Wednesday's vote to arm so-called "moderate" Syrian rebels to fight ISIS saw a U.S. House divided, but not along the usual lines. Seventy-one Republicans voted no, mostly saying the action didn't go far enough.
But more notably, 85 Democrats voted against the Democratic president's plan. Their reasoning? That U.S. weapons intended to fight terror in Iraq have ended up in the hands of terrorists before — and that could happen again, especially when arming loosely-organized rebels.
REP. TULSI GABBARD, ON C-SPAN: "Presently, they're fighting shoulder to shoulder with Al-Qaeda and other Islamic extremists and therefore can't be trusted."
SEN. JOE MANCHIN, ON MSNBC: "We will be involving ourselves in a ground conflict that we cannot resolve where potentially everyone involved is our enemy."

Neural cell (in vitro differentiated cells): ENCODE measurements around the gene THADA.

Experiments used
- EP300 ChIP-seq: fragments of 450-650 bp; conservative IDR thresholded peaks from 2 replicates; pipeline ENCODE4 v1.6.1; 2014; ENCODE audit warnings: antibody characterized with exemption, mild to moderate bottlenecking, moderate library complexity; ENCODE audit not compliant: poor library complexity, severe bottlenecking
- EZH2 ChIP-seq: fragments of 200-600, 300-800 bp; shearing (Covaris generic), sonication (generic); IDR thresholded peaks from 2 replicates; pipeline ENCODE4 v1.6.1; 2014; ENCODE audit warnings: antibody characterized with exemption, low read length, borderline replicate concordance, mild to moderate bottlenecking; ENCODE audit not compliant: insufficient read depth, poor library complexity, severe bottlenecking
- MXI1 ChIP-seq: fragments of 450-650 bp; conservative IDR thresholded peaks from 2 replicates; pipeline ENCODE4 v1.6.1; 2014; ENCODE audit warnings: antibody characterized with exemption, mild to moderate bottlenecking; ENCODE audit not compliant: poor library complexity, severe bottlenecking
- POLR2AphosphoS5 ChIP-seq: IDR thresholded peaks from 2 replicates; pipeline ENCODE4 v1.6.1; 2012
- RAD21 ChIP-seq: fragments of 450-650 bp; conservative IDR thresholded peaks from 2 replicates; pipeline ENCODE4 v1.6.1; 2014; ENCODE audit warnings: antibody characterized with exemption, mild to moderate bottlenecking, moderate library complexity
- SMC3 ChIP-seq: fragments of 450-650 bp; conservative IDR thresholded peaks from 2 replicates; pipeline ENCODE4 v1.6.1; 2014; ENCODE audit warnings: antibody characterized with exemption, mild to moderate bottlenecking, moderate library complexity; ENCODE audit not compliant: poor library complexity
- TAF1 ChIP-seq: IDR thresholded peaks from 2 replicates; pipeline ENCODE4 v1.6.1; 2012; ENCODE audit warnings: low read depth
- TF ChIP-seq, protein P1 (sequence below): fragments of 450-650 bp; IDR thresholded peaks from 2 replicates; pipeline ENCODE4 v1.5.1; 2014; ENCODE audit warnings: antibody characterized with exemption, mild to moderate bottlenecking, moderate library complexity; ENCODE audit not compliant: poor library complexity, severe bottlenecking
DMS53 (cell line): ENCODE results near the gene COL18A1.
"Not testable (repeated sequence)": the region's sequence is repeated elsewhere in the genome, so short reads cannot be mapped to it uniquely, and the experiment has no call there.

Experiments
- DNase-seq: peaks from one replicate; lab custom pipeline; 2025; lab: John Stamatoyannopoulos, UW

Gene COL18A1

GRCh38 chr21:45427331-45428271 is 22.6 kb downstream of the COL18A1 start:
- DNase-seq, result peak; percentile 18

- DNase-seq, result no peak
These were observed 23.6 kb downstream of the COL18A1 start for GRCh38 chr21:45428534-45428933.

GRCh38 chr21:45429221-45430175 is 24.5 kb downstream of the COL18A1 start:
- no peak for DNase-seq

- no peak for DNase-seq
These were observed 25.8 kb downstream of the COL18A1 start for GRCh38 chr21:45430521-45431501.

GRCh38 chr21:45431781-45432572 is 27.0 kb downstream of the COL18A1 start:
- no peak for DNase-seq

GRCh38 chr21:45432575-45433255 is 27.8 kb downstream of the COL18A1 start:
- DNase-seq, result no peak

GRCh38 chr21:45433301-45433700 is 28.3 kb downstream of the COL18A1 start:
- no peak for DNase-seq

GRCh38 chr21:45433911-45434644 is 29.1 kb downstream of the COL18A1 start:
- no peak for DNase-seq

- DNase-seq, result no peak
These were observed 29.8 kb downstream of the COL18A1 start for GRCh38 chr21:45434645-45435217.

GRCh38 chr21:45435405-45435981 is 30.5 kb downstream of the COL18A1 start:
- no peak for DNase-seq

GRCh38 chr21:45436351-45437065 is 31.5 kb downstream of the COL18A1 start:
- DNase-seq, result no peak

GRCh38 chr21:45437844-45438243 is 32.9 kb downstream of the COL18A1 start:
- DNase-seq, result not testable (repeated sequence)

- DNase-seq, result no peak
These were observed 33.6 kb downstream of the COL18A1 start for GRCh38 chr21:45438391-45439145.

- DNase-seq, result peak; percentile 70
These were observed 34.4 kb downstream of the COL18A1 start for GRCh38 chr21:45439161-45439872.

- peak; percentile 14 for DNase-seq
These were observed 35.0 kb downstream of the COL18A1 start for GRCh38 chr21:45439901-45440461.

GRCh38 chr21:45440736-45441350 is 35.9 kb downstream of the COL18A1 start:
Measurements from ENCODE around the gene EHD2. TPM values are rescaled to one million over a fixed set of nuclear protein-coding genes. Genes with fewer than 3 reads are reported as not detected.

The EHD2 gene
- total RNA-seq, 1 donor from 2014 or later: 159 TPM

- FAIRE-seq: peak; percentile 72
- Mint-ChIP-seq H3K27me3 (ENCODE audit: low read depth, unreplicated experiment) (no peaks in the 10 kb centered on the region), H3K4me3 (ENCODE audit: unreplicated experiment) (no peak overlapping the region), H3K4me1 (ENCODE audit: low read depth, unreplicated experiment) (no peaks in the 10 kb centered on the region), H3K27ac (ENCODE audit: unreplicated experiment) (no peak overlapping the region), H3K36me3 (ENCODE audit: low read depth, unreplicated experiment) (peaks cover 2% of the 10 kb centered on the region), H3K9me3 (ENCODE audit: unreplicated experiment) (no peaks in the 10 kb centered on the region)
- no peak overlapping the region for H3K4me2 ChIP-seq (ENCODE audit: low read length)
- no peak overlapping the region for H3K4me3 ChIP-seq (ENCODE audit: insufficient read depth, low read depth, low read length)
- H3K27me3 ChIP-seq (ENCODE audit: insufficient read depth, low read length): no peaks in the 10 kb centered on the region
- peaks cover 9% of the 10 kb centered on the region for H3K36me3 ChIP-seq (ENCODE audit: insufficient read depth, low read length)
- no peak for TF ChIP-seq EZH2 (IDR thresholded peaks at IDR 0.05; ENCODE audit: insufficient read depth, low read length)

It's true that ISIS has at least one goal in common with all major Syrian rebel groups: toppling Bashar al-Assad's regime.
The past week even saw reports of a truce signed between ISIS and the U.S.-backed Syrian National Coalition.
That report was later refuted by a Coalition official — though they remained anonymous, and some in Washington are still wondering.
But also noteworthy in Wednesday's vote was just how arbitrary it seemed, considering the CIA has been arming these rebels for the past year without Congressional approval.
Still, Obama's plan to arm rebels and point them in ISIS' direction had more than enough support, including that of Republican House Speaker John Boehner and minority leader Nancy Pelosi. The Senate could vote on the bill Thursday or tuck it into a wider spending bill. Either way, it's expected to pass.
This video contains images from Getty Images.